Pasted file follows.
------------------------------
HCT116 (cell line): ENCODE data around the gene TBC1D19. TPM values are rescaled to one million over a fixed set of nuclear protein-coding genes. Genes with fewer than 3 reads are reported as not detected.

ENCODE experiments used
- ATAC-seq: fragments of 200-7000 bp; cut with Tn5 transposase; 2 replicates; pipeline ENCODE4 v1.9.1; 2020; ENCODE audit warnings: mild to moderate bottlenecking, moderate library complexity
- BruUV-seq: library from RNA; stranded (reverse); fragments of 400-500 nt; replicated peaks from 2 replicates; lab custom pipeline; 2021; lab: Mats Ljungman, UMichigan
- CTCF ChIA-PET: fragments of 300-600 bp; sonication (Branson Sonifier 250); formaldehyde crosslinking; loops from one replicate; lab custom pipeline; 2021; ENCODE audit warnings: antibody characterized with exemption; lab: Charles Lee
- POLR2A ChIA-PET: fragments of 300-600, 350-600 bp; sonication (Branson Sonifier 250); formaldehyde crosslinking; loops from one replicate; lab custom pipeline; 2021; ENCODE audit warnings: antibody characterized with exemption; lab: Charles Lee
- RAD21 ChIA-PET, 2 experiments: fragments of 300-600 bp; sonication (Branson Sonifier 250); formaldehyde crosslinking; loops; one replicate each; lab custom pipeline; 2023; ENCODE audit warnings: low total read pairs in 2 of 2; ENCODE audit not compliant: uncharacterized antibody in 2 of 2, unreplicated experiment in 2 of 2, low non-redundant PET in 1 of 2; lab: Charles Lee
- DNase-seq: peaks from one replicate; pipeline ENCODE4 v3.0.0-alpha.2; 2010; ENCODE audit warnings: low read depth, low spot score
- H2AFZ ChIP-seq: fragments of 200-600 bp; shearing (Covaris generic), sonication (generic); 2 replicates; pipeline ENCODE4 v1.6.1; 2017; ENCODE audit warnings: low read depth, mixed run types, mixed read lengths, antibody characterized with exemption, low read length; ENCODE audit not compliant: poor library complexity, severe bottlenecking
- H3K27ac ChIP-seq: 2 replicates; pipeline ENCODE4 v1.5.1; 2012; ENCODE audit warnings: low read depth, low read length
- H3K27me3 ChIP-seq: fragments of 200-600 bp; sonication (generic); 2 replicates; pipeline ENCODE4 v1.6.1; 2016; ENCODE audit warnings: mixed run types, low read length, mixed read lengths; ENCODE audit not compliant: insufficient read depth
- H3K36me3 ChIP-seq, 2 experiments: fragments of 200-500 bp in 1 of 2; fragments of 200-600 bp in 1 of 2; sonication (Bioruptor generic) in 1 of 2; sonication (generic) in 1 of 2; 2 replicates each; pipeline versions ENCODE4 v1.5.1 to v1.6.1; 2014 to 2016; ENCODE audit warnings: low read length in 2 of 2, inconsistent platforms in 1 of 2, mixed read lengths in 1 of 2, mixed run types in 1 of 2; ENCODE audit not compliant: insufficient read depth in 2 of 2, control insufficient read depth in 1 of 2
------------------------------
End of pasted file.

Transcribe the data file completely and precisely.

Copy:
HCT116 (cell line): ENCODE data around the gene TBC1D19. TPM values are rescaled to one million over a fixed set of nuclear protein-coding genes. Genes with fewer than 3 reads are reported as not detected.

ENCODE experiments used
- ATAC-seq: fragments of 200-7000 bp; cut with Tn5 transposase; 2 replicates; pipeline ENCODE4 v1.9.1; 2020; ENCODE audit warnings: mild to moderate bottlenecking, moderate library complexity
- BruUV-seq: library from RNA; stranded (reverse); fragments of 400-500 nt; replicated peaks from 2 replicates; lab custom pipeline; 2021; lab: Mats Ljungman, UMichigan
- CTCF ChIA-PET: fragments of 300-600 bp; sonication (Branson Sonifier 250); formaldehyde crosslinking; loops from one replicate; lab custom pipeline; 2021; ENCODE audit warnings: antibody characterized with exemption; lab: Charles Lee
- POLR2A ChIA-PET: fragments of 300-600, 350-600 bp; sonication (Branson Sonifier 250); formaldehyde crosslinking; loops from one replicate; lab custom pipeline; 2021; ENCODE audit warnings: antibody characterized with exemption; lab: Charles Lee
- RAD21 ChIA-PET, 2 experiments: fragments of 300-600 bp; sonication (Branson Sonifier 250); formaldehyde crosslinking; loops; one replicate each; lab custom pipeline; 2023; ENCODE audit warnings: low total read pairs in 2 of 2; ENCODE audit not compliant: uncharacterized antibody in 2 of 2, unreplicated experiment in 2 of 2, low non-redundant PET in 1 of 2; lab: Charles Lee
- DNase-seq: peaks from one replicate; pipeline ENCODE4 v3.0.0-alpha.2; 2010; ENCODE audit warnings: low read depth, low spot score
- H2AFZ ChIP-seq: fragments of 200-600 bp; shearing (Covaris generic), sonication (generic); 2 replicates; pipeline ENCODE4 v1.6.1; 2017; ENCODE audit warnings: low read depth, mixed run types, mixed read lengths, antibody characterized with exemption, low read length; ENCODE audit not compliant: poor library complexity, severe bottlenecking
- H3K27ac ChIP-seq: 2 replicates; pipeline ENCODE4 v1.5.1; 2012; ENCODE audit warnings: low read depth, low read length
- H3K27me3 ChIP-seq: fragments of 200-600 bp; sonication (generic); 2 replicates; pipeline ENCODE4 v1.6.1; 2016; ENCODE audit warnings: mixed run types, low read length, mixed read lengths; ENCODE audit not compliant: insufficient read depth
- H3K36me3 ChIP-seq, 2 experiments: fragments of 200-500 bp in 1 of 2; fragments of 200-600 bp in 1 of 2; sonication (Bioruptor generic) in 1 of 2; sonication (generic) in 1 of 2; 2 replicates each; pipeline versions ENCODE4 v1.5.1 to v1.6.1; 2014 to 2016; ENCODE audit warnings: low read length in 2 of 2, inconsistent platforms in 1 of 2, mixed read lengths in 1 of 2, mixed run types in 1 of 2; ENCODE audit not compliant: insufficient read depth in 2 of 2, control insufficient read depth in 1 of 2